By Chef WriterJosh/Josh Parker
Ten years ago, Joren Vanger, known better by his stage name Necrothrål, disappeared into the aether.
You may not know his name, or even his stage name. His act was part of a niche market; the kind that refuses growth by its very nature.
The “black metal” genre, a dark offshoot of mainstream metal, has been sneeringly referred to as hipsterism for metalheads. This is because, if you’ve heard of them, then they probably aren’t a black metal band. These are the guys that make Marilyn Manson or Alice Cooper look like posers.
The black metal scene has little to do with entertainment. The bands, fans, groupies, club managers, etc., all consider themselves part of something greater; a subculture that is about authenticity and not at all about spectacle. Many bands don’t play live at all, though Desicræd did. Others refuse to appear in public unless it’s to perform, and they treat their concerts like rituals. They pile their stages full with charming set pieces like severed animal heads, inverted crosses, pentagrams and other demonic symbols.
For the last twenty years, Desicræd, pronounced “DES-uh-Creed” has been one of the biggest names, if indeed the term “big name” can be used with this genre, in black metal, and it was owned and managed by Joren “Necrothrål” Vanger, who wrote their lyrics, arranged their songs, played lead guitar and was also their lead…bellower. For many, he wasthe band, and this was later proven by the fact that they completely fell apart after his disappearance.
Vanger, born in Askersund, Sweden in 1959, migrated to the US with his parents in 1972. After a bitter falling out with his family, he founded Skitpågud, his first band, in 1985.Skitpågud stayed together for just over a year before dissolving, and at that point Vanger, who began calling himself
Necrothrål, and his bass player H’arr Bŷngr (real name Kyle Cormier), became the founding members of Desicræd, along with drummer Kurtis “Baphomeat” Stocker and backup guitarist Lynsey “Sacrifeast” Cohen.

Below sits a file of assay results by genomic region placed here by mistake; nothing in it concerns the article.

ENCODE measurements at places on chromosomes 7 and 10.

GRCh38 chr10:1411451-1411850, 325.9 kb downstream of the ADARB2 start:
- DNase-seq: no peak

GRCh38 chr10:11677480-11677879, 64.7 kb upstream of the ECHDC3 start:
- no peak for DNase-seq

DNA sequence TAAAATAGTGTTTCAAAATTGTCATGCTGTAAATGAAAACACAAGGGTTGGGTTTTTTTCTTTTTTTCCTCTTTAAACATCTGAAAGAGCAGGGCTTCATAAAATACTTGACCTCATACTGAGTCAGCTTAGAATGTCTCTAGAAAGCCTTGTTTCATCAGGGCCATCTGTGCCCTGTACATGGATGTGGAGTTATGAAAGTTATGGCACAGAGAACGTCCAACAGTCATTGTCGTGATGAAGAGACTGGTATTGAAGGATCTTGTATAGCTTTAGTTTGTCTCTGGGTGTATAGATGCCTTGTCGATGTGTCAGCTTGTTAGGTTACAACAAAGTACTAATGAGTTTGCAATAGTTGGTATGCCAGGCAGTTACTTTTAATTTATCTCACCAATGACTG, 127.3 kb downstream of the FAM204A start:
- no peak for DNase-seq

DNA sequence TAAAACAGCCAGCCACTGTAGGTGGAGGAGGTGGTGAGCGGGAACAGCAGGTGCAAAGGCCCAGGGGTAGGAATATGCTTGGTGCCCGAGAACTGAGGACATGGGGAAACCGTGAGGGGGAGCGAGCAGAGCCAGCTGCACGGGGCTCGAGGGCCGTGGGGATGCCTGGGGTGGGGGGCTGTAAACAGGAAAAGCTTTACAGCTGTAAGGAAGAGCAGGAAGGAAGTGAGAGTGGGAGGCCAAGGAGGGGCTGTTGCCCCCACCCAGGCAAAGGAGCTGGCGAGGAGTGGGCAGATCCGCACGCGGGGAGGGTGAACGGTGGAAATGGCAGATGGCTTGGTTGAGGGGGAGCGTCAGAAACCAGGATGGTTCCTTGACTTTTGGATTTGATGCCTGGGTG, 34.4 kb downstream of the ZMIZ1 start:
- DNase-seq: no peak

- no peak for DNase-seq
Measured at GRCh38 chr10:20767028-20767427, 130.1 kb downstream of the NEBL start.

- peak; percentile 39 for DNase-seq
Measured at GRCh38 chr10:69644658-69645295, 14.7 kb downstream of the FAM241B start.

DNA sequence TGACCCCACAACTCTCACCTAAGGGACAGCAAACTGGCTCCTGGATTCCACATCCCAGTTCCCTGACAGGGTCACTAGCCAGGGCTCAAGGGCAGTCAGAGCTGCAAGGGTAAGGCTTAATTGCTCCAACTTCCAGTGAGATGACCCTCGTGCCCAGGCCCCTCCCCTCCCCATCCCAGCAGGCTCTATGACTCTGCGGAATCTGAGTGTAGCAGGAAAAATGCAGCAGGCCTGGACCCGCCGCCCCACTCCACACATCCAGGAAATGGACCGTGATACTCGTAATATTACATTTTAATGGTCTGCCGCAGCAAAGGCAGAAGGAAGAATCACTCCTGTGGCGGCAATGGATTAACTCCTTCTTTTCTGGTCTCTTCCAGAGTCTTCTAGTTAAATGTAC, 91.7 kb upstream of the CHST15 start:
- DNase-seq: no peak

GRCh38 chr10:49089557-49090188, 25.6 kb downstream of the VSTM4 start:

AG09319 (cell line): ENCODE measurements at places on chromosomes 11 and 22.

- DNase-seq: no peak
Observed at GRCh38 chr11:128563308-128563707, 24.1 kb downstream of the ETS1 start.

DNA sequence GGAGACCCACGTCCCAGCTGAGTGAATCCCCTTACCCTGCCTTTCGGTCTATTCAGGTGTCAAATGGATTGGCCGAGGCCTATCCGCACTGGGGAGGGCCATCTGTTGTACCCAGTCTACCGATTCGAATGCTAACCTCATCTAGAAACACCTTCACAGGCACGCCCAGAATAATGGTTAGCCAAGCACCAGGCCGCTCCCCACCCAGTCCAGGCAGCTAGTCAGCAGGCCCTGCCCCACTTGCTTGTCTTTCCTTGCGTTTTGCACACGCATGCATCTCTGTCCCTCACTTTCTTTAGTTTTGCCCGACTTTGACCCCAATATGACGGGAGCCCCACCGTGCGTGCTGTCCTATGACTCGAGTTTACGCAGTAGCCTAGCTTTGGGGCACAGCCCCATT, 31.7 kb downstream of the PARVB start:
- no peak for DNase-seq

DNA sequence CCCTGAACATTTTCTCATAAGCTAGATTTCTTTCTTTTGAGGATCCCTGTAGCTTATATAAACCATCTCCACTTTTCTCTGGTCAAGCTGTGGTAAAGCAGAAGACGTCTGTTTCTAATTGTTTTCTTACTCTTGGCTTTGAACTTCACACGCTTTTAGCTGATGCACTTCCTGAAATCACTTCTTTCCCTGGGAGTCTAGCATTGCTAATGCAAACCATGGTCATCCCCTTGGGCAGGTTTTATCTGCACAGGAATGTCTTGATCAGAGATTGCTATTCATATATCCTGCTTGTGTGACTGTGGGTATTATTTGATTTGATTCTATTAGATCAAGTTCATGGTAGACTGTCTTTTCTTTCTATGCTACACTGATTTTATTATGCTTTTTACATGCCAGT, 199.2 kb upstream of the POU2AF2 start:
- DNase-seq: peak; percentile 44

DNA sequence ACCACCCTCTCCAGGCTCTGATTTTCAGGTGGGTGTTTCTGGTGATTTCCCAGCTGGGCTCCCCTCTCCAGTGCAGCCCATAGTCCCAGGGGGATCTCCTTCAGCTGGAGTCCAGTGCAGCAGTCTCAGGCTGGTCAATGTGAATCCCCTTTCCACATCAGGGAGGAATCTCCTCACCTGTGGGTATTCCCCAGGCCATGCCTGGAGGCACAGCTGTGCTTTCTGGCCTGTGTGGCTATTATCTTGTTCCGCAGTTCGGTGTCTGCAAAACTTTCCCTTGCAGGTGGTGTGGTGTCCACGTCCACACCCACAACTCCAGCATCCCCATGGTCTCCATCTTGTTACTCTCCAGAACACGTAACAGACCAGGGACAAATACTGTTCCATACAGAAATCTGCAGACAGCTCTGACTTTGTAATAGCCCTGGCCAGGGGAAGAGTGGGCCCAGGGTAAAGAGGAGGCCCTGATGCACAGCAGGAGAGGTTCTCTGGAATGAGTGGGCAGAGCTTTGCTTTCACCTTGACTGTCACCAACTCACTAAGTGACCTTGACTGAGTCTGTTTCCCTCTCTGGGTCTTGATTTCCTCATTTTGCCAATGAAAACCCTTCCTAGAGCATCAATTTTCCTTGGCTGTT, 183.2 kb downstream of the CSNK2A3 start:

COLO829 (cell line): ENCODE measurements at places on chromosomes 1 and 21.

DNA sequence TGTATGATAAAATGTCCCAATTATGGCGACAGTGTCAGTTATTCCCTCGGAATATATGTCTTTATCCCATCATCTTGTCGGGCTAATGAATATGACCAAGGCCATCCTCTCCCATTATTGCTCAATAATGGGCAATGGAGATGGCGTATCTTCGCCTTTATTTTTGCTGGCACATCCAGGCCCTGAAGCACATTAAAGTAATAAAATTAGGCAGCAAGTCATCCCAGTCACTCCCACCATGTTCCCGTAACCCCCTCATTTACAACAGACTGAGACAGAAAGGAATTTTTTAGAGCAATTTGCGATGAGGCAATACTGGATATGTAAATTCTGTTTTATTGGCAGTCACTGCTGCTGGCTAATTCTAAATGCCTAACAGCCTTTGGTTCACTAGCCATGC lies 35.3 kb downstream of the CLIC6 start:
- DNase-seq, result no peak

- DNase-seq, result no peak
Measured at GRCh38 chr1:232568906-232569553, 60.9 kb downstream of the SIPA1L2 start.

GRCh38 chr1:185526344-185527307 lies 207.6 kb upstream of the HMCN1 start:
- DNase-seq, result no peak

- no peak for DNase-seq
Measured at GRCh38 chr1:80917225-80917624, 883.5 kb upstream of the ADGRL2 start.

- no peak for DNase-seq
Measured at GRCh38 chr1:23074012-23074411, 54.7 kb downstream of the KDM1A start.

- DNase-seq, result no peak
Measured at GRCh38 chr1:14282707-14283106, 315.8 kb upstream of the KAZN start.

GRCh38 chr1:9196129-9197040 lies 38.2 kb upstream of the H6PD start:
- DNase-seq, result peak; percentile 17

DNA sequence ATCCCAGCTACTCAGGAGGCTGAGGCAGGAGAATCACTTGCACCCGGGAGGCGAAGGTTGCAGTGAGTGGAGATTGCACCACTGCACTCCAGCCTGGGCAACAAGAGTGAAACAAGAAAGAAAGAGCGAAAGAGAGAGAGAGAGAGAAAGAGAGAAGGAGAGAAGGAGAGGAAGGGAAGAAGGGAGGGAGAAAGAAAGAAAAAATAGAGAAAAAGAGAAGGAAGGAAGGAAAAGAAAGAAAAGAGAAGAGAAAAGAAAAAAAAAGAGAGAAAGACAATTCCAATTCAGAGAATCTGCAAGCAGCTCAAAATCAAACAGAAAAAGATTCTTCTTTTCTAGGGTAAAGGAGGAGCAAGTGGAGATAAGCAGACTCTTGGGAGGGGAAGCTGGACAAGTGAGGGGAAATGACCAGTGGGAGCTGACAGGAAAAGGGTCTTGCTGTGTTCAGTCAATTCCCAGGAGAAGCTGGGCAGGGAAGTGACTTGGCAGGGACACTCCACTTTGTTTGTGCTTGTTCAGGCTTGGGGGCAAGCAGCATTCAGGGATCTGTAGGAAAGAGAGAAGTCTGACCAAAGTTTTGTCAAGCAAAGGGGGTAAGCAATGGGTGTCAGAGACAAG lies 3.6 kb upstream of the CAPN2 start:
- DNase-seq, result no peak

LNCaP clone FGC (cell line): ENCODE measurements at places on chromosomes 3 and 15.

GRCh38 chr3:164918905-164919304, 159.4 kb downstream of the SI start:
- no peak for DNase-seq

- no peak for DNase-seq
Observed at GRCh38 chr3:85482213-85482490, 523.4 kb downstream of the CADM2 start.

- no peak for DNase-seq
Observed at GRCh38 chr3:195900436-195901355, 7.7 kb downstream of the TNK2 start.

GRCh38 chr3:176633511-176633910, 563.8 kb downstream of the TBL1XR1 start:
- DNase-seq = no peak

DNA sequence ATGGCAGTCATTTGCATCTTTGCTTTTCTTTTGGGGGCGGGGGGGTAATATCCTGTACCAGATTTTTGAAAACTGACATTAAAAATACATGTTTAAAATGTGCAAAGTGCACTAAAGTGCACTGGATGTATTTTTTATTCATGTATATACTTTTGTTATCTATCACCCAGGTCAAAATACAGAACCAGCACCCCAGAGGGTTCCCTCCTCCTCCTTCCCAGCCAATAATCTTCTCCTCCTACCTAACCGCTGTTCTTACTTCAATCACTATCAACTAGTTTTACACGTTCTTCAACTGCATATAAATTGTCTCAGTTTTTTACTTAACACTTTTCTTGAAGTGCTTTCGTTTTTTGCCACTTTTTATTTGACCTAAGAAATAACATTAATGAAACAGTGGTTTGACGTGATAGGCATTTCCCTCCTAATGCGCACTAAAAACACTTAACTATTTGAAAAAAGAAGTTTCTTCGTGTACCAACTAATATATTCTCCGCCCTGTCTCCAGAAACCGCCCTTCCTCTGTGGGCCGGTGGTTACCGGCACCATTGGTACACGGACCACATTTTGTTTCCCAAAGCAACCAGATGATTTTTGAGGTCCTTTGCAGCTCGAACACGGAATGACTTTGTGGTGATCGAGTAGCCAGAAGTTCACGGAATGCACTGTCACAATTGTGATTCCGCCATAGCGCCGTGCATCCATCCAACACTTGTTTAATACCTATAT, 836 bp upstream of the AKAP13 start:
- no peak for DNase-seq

Listening to a Desicræd album is quite the experience, let me tell you. Vanger’s shrieks sound like rapacious demons bursting from Hell to drag a terrified soul to the netherworld.
Desicræd exploded in the mid-eighties at the SkriptürPhage Festival, where they were a regular performer. Their concerts were more like bloody orgies, wherein Necrothrål would appear to bleed black blood, animal guts and semen were thrown on audiences, and occasionally there were actual murders that took place. The band members were in and out of prison numerous times. Necrothrål would repeatedly dare God to stop his “ritual”, and would claim that “God is a liar and Satan is a pussy.” The main idea behind Desicræd was that a lying god enslaved a weak, pathetic Satan, and that the only true gospel was that of Desicræd. Necrothrål claimed to be the true ruler of Hell, and that he and his band were weakening the barriers between this “false” reality we lived in, created by the liar god, and the “true” reality of the Hell that Necrothrål ruled.
They were hardly the first, or only, band in their market who made satanic or demonic claims, but they probably were the most brazen. Several bands approached the subject differently; many denied that such concepts as “God” or “The Devil” even existed, and therefore good and evil were mere fallacies. Others denied God as ruler and called Satan their master. Desicræd’s position as Hell’s true ruler, and their idea that they were literally attempting to bring about Hell on Earth, was relatively a new approach when they first entered the scene, and later bands that took that approach seemed to mix their approaches.
Necrothrål had a personal “glyph” that didn’t seem to match any known glyphs from old Norse, Celtic or any other older mythologies that were popular among the black metal scene. He wore the glyph on his clothing, carved into the band’s intruments and stages, and he would often personally carve it into the skin of concert-goers, as well as his own skin.
It adorned the cover of the band’s first album, Carnal Cathedral, but strangely enough, when it appeared on their second album, Pentalurgy, it was slightly modified. Necrothrål claimed he, and the band, had entered “second phase”.
Second phase lasted into the nineties. There was a third phase that ended in 2003, whereupon Joren “Necrothrål” Vanger disappeared.
Now, understand that in the world of black metal, becoming an “unperson” isn’t all that hard. For one thing, it’s not uncommon for some bands to simply never release their real names or identities to the public. That way, if they chose to stop performing, or if they die, no one knows where they went because no one knew who they were outside of their metal personae.
Joren Vanger’s real name was known mainly because he had used his name in the early days of Skitpågud, and because on occasion Lynsey Cohen or Kurtis Stocker would agree to interviews and would openly use their real names. Vanger himself, by the time Desicræd had become huge in the scene, would only answer to Necrothrål and would speak of Joren Vanger as if he was a deceased former self.